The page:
I’d Like to See One Brand Move Their Super Bowl Ad Budget to Influencer Marketing in 2018
I feel for T Mobile right now.
They ran four ads in yesterday’s Super Bowl. That’s $20 million spent on airtime alone. I can only imagine what the production cost of these videos were. I can only imagine how much they had to pay Justin Bieber, Martha Stewart, Snoop Dogg and Kristin Schaal to be featured in their ads. To justify these costs, T Mobile needed to generate a large amount of buzz.
Did they? I don’t think so.
Activism won big yesterday. The most buzzed about commercials were ones that used their platform to make statements about the current political climate. Ads by Audi, Budweiser, AirBnB and 84 Lumber are driving the majority of the conversation today.
Brands that stuck to the traditional model of humor, shock value and celebrities aren’t being discussed. Are the marketing executives of T Mobile agonizing over the fact that they didn’t go political? Are they upset that they spent all that money and still missed the cultural zeitgeist? Perhaps a better strategy would have been to diversify their marketing spend.
Thought exercise: what if T Mobile had invested their $20 million in influencer marketing instead?
The ROI of a $20 million Super Bowl Ad Spend
Determining ROI of a Super Bowl ad is an inexact science. Advertisers are drawn to the large audience (111.9 million viewers last year). A chance for a brand to get in front of that many eyeballs can be very valuable – but it often isn’t.
Jeri Smith claims 80% of Super Bowl ads don’t boost sales or purchase intent. That’s obviously a high number, so why even take the risk?
These 111.9 million viewers are far more receptive to the ads being aired, as they serve for conversational fodder throughout the game itself and the days after. Nielsen reported that last year’s game generated 16.9 million tweets. While this may not lead to direct sales, marketing research and advertising technology company Fluent estimates that the average brand lift generated from ads is 12.7%.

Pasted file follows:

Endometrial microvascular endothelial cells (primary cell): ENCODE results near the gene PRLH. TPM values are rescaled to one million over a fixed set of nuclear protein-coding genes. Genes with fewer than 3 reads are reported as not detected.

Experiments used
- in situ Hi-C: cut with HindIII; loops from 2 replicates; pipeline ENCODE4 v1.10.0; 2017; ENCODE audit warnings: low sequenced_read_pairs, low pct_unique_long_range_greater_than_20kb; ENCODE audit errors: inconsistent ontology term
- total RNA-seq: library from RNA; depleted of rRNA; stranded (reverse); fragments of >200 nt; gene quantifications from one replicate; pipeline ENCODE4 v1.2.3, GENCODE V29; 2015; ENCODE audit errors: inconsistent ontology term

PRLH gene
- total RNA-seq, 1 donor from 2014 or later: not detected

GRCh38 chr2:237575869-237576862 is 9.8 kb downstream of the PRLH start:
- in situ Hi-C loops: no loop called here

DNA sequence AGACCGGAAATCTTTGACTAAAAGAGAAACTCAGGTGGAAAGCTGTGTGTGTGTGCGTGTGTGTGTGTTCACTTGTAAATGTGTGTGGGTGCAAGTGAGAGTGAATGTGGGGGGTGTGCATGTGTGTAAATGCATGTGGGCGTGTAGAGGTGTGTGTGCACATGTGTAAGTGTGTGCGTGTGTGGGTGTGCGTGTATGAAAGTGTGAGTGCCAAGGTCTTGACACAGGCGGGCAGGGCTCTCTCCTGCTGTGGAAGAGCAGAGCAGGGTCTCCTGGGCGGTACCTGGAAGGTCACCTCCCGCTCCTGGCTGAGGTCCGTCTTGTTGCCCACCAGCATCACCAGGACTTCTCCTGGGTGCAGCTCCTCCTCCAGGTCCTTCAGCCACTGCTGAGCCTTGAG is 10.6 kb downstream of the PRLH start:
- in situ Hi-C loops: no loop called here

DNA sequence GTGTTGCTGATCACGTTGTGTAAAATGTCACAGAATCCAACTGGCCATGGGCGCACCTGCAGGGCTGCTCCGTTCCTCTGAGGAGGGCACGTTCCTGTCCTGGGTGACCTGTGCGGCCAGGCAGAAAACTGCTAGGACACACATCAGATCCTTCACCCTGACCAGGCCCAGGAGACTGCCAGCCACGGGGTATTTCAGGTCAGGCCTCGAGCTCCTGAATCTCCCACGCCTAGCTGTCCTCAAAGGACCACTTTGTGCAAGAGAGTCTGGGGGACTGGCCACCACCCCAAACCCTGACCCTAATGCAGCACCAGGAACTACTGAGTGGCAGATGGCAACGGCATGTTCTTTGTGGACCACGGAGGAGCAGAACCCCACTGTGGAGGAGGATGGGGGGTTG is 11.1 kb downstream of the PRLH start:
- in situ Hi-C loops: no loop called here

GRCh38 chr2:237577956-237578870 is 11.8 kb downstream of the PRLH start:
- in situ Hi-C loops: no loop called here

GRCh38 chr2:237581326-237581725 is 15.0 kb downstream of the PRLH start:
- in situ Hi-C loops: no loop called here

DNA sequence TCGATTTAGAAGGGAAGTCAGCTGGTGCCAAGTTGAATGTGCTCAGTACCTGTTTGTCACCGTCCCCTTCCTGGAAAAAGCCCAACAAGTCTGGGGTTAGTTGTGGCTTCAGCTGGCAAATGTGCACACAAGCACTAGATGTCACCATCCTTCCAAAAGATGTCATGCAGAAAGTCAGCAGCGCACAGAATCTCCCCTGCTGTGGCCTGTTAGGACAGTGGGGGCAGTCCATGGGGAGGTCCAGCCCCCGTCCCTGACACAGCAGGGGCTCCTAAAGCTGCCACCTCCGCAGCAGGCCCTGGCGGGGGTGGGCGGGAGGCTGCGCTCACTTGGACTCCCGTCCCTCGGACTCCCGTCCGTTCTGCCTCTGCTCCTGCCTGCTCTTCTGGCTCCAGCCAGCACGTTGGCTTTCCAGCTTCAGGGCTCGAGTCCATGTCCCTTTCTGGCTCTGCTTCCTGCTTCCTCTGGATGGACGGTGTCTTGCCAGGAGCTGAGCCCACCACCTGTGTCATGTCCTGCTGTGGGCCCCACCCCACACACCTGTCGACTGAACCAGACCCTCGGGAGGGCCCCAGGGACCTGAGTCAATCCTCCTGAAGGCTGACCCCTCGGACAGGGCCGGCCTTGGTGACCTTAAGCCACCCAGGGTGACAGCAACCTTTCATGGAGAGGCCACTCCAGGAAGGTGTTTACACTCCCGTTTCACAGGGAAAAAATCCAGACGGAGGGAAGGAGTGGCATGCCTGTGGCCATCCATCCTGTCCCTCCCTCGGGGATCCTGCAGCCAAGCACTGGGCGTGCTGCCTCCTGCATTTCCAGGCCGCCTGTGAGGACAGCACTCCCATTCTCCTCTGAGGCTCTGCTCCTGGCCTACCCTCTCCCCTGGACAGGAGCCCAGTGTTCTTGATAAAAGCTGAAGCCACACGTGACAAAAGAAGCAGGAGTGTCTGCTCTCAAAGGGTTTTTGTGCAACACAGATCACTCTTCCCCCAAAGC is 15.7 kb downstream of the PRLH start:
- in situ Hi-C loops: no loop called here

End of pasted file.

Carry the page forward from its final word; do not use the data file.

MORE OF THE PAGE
Would you pay $1.57 million per 1% brand lift?
What Would a $20 Million Influencer Marketing Campaign Look Like?
An influencer marketing campaign has a variety of variables. I’m going to have to make a number of assumptions to estimate what a $20 million spend would look like, so again I want to stress that this is just a thought exercise.
If InfluenceLogic was managing this campaign, we would take a “YouTube first” mentality. While all social networks provide value, we value YouTube the most for these reasons:
- Ability to place CTA links in on-video annotations and cards, as well as in the description of videos.
- Ability for YouTube videos to rank for important search terms and provide value long after initial publication.
- Ability to link YouTube accounts to Google AdWords and run remarketing campaigns to viewers.
I’ll also stick to YouTube for simplicity. It’s easier to compare TV viewers to YouTube viewers in this thought exercise than trying to compare them to Instagram or Snapchat impressions. Obviously these would be an important part of any influencer marketing campaign of this scale.